Exact time of analog input data acquisition point with system clock

Hello

I am working on sensor data acquisition with Mega.

I have two different system to get the sensor data, Arduino mega and company provided software for the sensor.

The company provided software takes the data every second.

I just did basic loop for analog input and set the delay 1 sec for Mega.

The problem is that, at the beginning the data is acquired at the same time by the two system

but as time goes, it seems like there is a huge delay for Arduion Mega.

So that the data taken by Mega is completed shifted not matching with the data taken by company provided software.

I attached the picture of the graph.

Blue is data from the software and orange one is from Arduino…

So I kinda want to see the exact moment when Arduino takes the data…

Like using reference clock and see when Arduino takes the data when I set the delay 1 sec.

Is it possible or way to do it?

Can I use arduino 16MHz system clock and find out exact moment or time when the data is taken?

I am not sure I explained properly but basically I want to know why there is a huge shift on the graph.

Please help me with this problem, any advice would be great.

Thank you

Using just an Arduino, there is no way to know "the exact time". For that matter, there may be no way for the company-provided software to know "the exact time" either.

Both would have to be synchronized to an external time reference. One way is to use a GPS unit with a 1 pulse-per-second output as a signal to begin data acquisition.

In your current situation, you could figure out a scale factor and offset that best superimposes the two waveforms. I would use a PC for that.

Showing you code may help because if your using delay() you may get out of step as nothing is happening during delay time. Try reading current MCU time, then read sensor and send the data (via serial?) and then go into a loop reading the MCU time until a second has expired and then start all over again. You should hopefully not lose time so quickly.

jremington: Using just an Arduino, there is no way to know "the exact time". For that matter, there may be no way for the company-provided software to know "the exact time" either.

Both would have to be synchronized to an external time reference. One way is to use a GPS unit with a 1 pulse-per-second output as a signal to begin data acquisition.

In your current situation, you could figure out a scale factor and offset that best superimposes the two waveforms. I would use a PC for that.

Sorry I have been busy with other work and I have checked this now.

Thanks for your advice, but what about using micro or millis?

This would give us the time whenever it takes the data... but I am worrying since micros and mills

also the commands included in the loop, so that I anyway will not give us the correct time. Right?

Riva:
Showing you code may help because if your using delay() you may get out of step as nothing is happening during delay time. Try reading current MCU time, then read sensor and send the data (via serial?) and then go into a loop reading the MCU time until a second has expired and then start all over again. You should hopefully not lose time so quickly.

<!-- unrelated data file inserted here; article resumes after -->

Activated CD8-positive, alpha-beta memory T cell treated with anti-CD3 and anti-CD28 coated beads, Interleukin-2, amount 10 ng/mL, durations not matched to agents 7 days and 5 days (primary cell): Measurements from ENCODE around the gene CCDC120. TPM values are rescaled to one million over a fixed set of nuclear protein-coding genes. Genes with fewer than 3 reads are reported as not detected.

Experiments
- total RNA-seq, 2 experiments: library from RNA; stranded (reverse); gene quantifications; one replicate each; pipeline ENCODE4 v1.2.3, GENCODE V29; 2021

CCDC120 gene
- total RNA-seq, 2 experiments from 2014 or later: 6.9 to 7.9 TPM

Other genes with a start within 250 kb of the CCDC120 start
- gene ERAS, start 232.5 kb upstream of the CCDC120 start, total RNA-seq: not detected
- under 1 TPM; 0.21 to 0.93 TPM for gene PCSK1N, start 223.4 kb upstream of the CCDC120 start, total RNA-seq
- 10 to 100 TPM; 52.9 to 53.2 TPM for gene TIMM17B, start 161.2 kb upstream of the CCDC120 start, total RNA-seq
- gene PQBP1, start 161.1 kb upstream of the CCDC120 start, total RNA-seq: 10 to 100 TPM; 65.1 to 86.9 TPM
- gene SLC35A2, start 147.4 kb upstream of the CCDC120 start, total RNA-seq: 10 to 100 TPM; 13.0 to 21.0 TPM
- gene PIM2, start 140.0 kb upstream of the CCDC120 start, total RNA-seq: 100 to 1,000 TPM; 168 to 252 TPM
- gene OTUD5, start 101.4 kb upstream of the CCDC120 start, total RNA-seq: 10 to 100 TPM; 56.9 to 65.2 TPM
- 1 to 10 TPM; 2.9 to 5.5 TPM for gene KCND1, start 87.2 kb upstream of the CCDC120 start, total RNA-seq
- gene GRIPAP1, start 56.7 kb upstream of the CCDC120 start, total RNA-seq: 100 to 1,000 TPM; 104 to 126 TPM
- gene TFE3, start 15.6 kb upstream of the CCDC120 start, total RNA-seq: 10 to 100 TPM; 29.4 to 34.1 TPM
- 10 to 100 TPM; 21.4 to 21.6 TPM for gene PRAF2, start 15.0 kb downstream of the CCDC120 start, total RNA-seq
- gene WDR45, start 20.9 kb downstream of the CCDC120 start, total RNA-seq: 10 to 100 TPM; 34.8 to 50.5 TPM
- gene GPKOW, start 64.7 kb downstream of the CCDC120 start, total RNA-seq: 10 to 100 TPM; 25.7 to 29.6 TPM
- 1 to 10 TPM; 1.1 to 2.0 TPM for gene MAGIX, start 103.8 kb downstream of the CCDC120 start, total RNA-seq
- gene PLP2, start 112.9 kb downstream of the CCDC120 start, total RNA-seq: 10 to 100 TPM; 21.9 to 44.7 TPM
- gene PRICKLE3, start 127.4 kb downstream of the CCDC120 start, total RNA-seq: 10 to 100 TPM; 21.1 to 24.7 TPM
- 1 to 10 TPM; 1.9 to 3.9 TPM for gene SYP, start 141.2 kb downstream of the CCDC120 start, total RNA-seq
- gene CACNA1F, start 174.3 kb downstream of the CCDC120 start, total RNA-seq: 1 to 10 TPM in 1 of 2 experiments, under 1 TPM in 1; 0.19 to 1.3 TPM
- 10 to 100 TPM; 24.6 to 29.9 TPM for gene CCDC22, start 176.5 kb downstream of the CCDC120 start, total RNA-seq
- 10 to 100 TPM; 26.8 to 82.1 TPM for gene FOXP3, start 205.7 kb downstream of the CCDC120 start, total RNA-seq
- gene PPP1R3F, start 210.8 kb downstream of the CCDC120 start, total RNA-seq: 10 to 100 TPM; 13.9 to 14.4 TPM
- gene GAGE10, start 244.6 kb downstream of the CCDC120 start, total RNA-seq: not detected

My code is way too simple to put on here.

It is just one analogread inside loop and delay(1000). That is it.

Sensor data keeps coming out from the sensor and I take the data with one of analog input pins.

I do not quite understand what you told me to do

“Try reading current MCU time, then read sensor and send the data (via serial?) and then go into a loop reading the MCU time until a second has expired and then start all over again”

This sentence… can you please give me more explanation? Thanks

If your code is that simple then probably just slightly adjusting the delay would have done till the traces match better but they will still drift over time. Maybe find a way to sync the mega reading with the PC software reading (you would need to tell us more about the sensor and it’s setup).

I was thinking of something like below, expecting you was doing several other calculations during the loop time. The code should wait the correct amount of time no matter what extra code you put in as long as it will complete within the loopDelay time.

#define loopDelay 1000UL  // Loop delay time (may need tweaking to match MCU resonator speed a bit better)
unsigned long snapTime;

void setup(){
  Serial.begin(115200);
}
  
void loop(){
  while( millis() < (snapTime + loopDelay)){};  // Wait till time is up
  snapTime = millis();                          // Get current time
  int sensor = analogRead(A0);
  Serial.println(sensor);
}

On (re-)entry to loop the code waits till the expected time since last loop time has expired then falls through to noting current time, reading the analogue value and sending it. It then falls out of the loop where arduino core does possible housekeeping like reading serial etc and then re-enters the loop at the start. Because the arduino (probably) has a resonator the timing of the loop may be a bit off so tweaking the loopDelay value may be needed.

No, the correct way to perform a regular task is this:

#define DELAY 1000

unsigned long timestamp = 0L ;
void loop()
{
  if (millis () - timestamp >= DELAY)
  {
    timestamp += DELAY ;   // You must step the target time EXACTLY 1000 ms
                           // not re-read millis () which could have changed.
    do_my_thing () ;  // even if this sometimes takes > 1 second the system recovers true time
  }
}

Then all you have to worry about is whether the board uses a crystal (accurate) or ceramic resonator (inaccurate) for its system clock.